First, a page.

“There is a saying among country folk that a skunk can be safely carried by the tail,” says Julian Burroughs. “Father determined to try the question for himself. Every time that I caught a skunk about the house, first, we carefully shut up the dog, much to the latter’s disgust; then the skunk was gently lifted on a pole and dropped into an empty barrel. As soon as the skunk had become used to the barrel, father would reach in, clasp him firmly by his plumelike tail and then raise him aloft, always being careful not to let the animal get his front feet on any near object. This we repeated over and over without any accident, proving that the skunks of Ulster county, at least, can be safely carried by their tails.”

Burroughs loved his Ford automobiles but had a reputation as a reckless driver with a “lead foot.” His grandchildren report­edly were terrified of riding with him.

April 25, 1913
John Burroughs, the naturalist, of West Park, was injured Saturday, when his automobile skidded in the muddy highway near his home, and lurched against a boulder. The injuries of Mr. Burroughs were slight, but the car was wrecked.

August 29, 1913
Henry Ford the famous maker of Ford automobiles is the guest of the equally famous John Burroughs in Roxbury. Mr. Ford gave Mr. Burroughs a fine Ford car some time ago and when Burroughs ran through the barn and smashed it, Mr. Ford gave him new parts free.

Here, well into his seventies, Burroughs is as curious as ever — and still sleeping outside on the porch in the summertime.

November 28, 1913 — Roxbury Residents Hear Strange Noises in the Mountains.
Early in October we visited the lodge of John Burroughs, and there, on his rustic porch we found him in deep perplexity. The night before he had been awakened by a peculiar noise. Sleeping on the porch, his hearing was unobstructed by board or wall. The sound was like a terrible shriek. In his own words, “like the scream of a lost soul from Hades” trailing off into a long drawn out wail, “the most heartrending sound I have ever experienced.” We had heard this identical sound some years ago and had believed it to be a panther.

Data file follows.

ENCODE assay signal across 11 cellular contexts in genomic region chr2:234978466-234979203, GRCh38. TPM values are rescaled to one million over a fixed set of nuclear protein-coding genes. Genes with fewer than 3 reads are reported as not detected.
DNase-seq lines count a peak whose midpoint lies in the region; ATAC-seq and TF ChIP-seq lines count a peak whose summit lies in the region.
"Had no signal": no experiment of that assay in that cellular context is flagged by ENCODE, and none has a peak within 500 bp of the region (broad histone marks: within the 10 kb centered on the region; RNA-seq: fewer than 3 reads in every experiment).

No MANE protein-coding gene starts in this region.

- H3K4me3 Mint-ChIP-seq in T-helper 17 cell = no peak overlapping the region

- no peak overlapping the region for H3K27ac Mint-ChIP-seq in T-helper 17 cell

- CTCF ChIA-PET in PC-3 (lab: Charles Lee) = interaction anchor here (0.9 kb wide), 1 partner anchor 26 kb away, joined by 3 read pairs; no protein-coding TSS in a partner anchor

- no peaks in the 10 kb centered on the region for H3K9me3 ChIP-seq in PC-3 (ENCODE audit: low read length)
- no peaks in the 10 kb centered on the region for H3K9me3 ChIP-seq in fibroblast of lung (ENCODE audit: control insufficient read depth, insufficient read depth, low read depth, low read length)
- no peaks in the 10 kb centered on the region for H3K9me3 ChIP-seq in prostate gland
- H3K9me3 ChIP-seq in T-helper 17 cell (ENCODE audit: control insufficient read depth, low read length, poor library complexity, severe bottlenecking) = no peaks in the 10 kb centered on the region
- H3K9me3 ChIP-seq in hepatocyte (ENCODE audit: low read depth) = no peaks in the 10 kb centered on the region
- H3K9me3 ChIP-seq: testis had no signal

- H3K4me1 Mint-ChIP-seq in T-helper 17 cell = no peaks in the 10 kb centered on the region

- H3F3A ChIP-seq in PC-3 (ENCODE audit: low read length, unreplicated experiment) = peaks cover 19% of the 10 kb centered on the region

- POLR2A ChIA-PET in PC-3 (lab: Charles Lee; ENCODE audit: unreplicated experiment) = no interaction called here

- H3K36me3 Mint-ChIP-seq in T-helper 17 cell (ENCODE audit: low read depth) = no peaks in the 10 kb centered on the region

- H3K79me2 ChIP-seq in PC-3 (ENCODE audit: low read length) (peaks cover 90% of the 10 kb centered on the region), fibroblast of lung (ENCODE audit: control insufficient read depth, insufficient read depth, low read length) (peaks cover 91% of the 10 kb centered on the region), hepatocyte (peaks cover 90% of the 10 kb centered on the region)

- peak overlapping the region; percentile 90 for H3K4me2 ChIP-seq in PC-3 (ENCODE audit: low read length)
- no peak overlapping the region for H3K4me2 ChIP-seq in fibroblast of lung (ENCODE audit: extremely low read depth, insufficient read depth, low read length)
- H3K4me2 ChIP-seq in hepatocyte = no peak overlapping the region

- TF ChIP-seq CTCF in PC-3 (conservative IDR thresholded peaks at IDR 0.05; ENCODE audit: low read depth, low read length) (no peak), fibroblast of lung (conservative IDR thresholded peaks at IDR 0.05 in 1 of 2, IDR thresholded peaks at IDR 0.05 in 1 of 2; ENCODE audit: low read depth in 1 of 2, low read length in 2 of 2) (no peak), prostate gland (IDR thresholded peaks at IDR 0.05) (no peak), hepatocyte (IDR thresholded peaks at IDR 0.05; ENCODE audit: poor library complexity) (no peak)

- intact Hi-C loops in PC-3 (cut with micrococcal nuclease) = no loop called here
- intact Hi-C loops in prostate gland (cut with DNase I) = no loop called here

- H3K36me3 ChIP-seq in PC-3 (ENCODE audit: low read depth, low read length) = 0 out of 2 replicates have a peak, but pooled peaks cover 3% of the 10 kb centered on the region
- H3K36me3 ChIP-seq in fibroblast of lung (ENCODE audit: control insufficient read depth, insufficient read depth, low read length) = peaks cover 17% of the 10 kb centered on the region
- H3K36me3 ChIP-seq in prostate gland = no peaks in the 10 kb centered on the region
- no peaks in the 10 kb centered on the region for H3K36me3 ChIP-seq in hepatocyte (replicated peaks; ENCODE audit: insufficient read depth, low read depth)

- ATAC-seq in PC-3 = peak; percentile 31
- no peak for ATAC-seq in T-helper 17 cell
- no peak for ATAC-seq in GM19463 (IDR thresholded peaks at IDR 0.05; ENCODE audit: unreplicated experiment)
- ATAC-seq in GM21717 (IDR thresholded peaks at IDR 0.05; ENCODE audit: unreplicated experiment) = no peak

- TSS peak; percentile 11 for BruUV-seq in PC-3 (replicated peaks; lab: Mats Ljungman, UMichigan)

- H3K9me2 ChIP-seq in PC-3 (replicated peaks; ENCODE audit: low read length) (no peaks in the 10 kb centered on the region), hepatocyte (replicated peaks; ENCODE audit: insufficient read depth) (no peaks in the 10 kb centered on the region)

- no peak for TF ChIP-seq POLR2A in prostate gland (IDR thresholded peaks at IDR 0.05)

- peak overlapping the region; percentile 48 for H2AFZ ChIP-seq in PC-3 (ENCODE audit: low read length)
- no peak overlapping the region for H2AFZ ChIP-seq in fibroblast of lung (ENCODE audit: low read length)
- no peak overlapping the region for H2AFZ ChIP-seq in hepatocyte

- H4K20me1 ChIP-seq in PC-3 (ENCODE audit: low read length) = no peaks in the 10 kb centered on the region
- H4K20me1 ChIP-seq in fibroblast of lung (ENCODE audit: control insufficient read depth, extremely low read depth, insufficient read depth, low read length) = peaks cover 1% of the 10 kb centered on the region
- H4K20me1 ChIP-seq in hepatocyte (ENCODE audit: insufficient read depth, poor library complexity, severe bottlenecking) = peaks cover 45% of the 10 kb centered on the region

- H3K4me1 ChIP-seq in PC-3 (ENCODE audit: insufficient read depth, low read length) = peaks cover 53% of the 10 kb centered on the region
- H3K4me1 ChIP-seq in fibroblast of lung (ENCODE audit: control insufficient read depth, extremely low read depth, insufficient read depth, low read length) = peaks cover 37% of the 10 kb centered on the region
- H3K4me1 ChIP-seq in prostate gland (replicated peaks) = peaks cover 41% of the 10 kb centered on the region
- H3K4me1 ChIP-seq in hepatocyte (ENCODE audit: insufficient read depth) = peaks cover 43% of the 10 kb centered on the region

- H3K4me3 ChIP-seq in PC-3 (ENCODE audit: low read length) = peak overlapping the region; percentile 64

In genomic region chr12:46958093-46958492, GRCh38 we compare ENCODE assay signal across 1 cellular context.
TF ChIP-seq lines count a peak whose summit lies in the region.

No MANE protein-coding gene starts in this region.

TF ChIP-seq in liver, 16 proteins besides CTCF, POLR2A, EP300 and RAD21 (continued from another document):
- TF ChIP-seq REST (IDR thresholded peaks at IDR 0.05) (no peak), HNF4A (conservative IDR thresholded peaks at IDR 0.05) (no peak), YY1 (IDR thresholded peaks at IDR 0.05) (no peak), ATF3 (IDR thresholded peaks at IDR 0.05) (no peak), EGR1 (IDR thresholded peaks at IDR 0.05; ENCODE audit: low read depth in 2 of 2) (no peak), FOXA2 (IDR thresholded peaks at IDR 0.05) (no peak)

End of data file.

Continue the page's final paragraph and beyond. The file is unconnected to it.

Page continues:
Mr. Burroughs could not believe it to be a panther, or, more correctly, a puma, because “no panther had been seen in these parts in thirty years.”
Mr. Burroughs, very skeptical but intensely in earnest, wrote to Mr. Hornaday, director of the Bronx Zoological garden to know if he could place the sounds.
Mr. Hornaday, who had heard hundreds of panthers, believed it to be a female escaped from captivity. Mr. Hornaday also remarked such escaped animals were able to sustain themselves for some months successfully. Why they should not be able to live indefinitely in a country so adapted to their needs, he failed to explain.
Mr. Burroughs is now less skeptical — “it must be a panther but where does it keep itself during these long intervals when it is unheard and why is it, or its track in winter, never seen? The creature itself is harmless to man, but why is it never seen by tramper or hunter?” If any one around this section can furnish any information, Mr. Burroughs would be grateful and interested. You may address any such communication to Box 298, Roxbury, N. Y.